Alas for Me (Helas pour moi) (2003)




Critic Consensus: No consensus yet.

Alas for Me (Helas pour moi) Photos

Movie Info

Hélas pour moi is the story of journalist Abraham Klimt (Bernard Verley)'s investigation of a case of divine possession. In 1989 God enters the body of filmmaker Simon Donnadieu (Gérard Depardieu). When Simon returns home, his wife Rachel (Laurence Masliah) realizes something is amiss but sticks by her newly divine husband. As in much of his later work Jean-Luc Godard uses a team of cinematographers to create breathtaking images. The theology-filled dialogue makes frequent references to light and illumination, which are in turn reflected in the sun-suffused images. Light comes bouncing off Lake Geneva or streams in from widows behind the characters who stand in shadowy interiors. Multiple narrators provide differing views of the same events, and an intricate web of flashbacks creates an almost impenetrably knotty chronology. Meanwhile, title screens periodically interrupt the action, and the characters introduce lengthy digressions on philosophical, literary and spiritual questions. The result is a beautiful but extremely difficult film, even for those familiar with Godard. This film drew strong protests from the Catholic Church. ~ Louis Schwartz, Rovi
Art House & International , Drama , Science Fiction & Fantasy , Special Interest
Directed By:
In Theaters:


Gérard Depardieu
as Simon Donnadieu
Laurence Masliah
as Rachel Donnadieu
Marc Betton
as The Doctor
Bernard Verley
as Abraham Klimt
Jean-Pierre Miquel
as The Other Pastor
Anny Romand
as The Pastor's Wife
Roland Blanche (II)
as The Teacher
Show More Cast

Critic Reviews for Alas for Me (Helas pour moi)

All Critics (7) | Top Critics (3)

It will be a surprise to anyone who thinks of Jean-Luc Godard as a cold and cerebral film maker. Here he is warm and cerebral, and more quietly provocative than he has been in years.

August 30, 2004
New York Times
Top Critic

No one else makes films so alive with ideas or executed with as much daring, beauty or humor.

Full Review… | July 31, 2003
Washington Post
Top Critic

Jean-Luc Godard's most spiritual film is also his most opaque.

Full Review… | July 31, 2003
Chicago Reader
Top Critic

... this film starts to veer dangerously close to being almost too experimental (dare I use the dreaded word "pretentious") for its own good.

Full Review… | February 14, 2008

One of the director's most challenging ventures to date.

Full Review… | July 31, 2003
TV Guide

Rather abstract and self-limiting.

Full Review… | July 31, 2003
Austin Chronicle

Audience Reviews for Alas for Me (Helas pour moi)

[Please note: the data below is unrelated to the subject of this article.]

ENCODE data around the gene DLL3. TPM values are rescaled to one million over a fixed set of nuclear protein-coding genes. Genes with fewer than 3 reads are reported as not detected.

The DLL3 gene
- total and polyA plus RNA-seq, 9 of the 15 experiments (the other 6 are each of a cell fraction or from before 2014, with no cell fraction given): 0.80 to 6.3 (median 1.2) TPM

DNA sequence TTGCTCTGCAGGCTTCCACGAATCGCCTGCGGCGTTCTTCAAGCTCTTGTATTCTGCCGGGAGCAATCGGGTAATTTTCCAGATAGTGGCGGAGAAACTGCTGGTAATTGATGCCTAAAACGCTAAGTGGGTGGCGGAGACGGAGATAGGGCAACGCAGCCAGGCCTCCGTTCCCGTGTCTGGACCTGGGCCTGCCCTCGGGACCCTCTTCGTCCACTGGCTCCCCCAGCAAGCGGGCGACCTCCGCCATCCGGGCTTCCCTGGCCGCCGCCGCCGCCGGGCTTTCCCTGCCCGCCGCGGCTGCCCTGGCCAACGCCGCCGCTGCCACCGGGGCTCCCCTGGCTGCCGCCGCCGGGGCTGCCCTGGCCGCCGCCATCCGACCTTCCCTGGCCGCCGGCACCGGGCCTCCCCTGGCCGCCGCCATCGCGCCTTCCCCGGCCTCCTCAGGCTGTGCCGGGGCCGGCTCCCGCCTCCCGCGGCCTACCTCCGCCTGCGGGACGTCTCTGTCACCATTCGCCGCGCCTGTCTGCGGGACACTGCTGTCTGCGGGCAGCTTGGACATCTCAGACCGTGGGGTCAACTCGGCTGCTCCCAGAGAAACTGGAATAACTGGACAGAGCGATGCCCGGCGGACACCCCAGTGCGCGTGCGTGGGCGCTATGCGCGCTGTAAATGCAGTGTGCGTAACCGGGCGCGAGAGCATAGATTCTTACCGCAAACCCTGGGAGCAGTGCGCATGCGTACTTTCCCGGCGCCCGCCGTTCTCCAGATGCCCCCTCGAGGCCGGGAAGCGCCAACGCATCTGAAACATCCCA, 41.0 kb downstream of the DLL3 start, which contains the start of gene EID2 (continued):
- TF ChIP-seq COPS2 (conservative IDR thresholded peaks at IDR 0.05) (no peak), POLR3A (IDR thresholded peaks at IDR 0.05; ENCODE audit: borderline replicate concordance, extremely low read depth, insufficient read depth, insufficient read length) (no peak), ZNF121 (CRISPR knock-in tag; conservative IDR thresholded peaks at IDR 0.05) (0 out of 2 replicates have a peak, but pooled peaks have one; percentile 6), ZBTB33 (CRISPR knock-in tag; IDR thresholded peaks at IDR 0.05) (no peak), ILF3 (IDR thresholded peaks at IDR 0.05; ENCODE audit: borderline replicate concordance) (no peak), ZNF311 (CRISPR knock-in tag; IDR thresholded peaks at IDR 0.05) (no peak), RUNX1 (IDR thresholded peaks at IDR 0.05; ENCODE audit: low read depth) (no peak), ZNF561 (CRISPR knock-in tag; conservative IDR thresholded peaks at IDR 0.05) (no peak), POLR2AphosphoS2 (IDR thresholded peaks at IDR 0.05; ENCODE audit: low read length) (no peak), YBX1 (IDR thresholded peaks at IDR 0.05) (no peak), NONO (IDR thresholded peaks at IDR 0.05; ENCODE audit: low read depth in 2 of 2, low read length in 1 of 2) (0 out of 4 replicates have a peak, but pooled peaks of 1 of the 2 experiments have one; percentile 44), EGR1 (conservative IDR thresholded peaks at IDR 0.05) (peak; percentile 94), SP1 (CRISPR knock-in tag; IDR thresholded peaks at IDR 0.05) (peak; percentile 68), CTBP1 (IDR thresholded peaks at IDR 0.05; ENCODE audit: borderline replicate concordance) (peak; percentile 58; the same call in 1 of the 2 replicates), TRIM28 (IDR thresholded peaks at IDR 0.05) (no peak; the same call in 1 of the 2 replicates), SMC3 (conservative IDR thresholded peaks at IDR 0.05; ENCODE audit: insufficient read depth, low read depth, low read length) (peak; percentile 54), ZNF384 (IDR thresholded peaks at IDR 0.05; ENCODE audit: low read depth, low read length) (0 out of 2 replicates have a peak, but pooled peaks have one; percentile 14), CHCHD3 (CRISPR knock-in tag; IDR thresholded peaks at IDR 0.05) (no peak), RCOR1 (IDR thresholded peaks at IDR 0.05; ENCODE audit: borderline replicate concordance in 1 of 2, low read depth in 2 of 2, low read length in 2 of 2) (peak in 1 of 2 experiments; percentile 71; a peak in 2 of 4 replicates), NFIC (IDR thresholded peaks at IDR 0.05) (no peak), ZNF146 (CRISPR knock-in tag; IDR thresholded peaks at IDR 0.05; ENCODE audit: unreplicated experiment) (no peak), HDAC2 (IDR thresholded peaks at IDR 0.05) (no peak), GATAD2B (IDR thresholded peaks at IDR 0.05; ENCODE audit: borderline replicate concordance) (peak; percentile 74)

“Oh, Woe is me” by Jean-Luc Godard The Return of Ancient Pagan Gods into Today’s World and into Godard’s Cinema “Woe…” is the third film of Godard’s mytho-religious trilogy: “Contempt” (1964), “Hail Mary” (1985), and “Oh, Woe is me” (1993). And it is the second film of the trilogy that deals with pagan imagery – the middle film: “Hail Mary”, is analyzing the Christian belief. In “Contempt” Godard uses Homer’s “Odysseus” as a precious springboard in an attempt to imagine Odysseus/Ulysses’ destiny in the West of the 60s. Godard stylizes the movie-camera and projection-camera as mythological monsters, and personifies the god Poseidon/Neptune as an American film-producer vis-à-vis the main character as modern Odyssey/Ulysses overburdened by the necessity to keep Gods by psychology (including his own wife) on his shoulders. In “Woe…” we have a deal with Zeus/Jupiter as the image of unconscious megalomaniacal identification on part of a small businessman. Godard takes us to the heart of people’s psychology that they blindly project outside them by forming today’s cultural trends. We are overwhelmed with Godard’s endless witty and funny examples of the growing taste for association with and being close to - super-human powers masked as human, and of superstitious worship of technology among today’s population. We observe on the screen people’s irradiating irrationality and how it triggers our prejudices and makes us in 20th – 21st centuries psychologically very close to the ancient creators of Olympus. Godard shows that we react on technological power as ancient Greeks perceived Dragons, Cyclops, Hydras or Centaurs, and that like them, but much less metaphorically and for this reason much more violently we want and are trying to be as powerful as Gods. Read the article about “Oh, Woe is me” – “A New Paganism of the Worship of Technology Intensifies Human Superstitions” (with analysis of shots from the film) at: by Victor Enyutin

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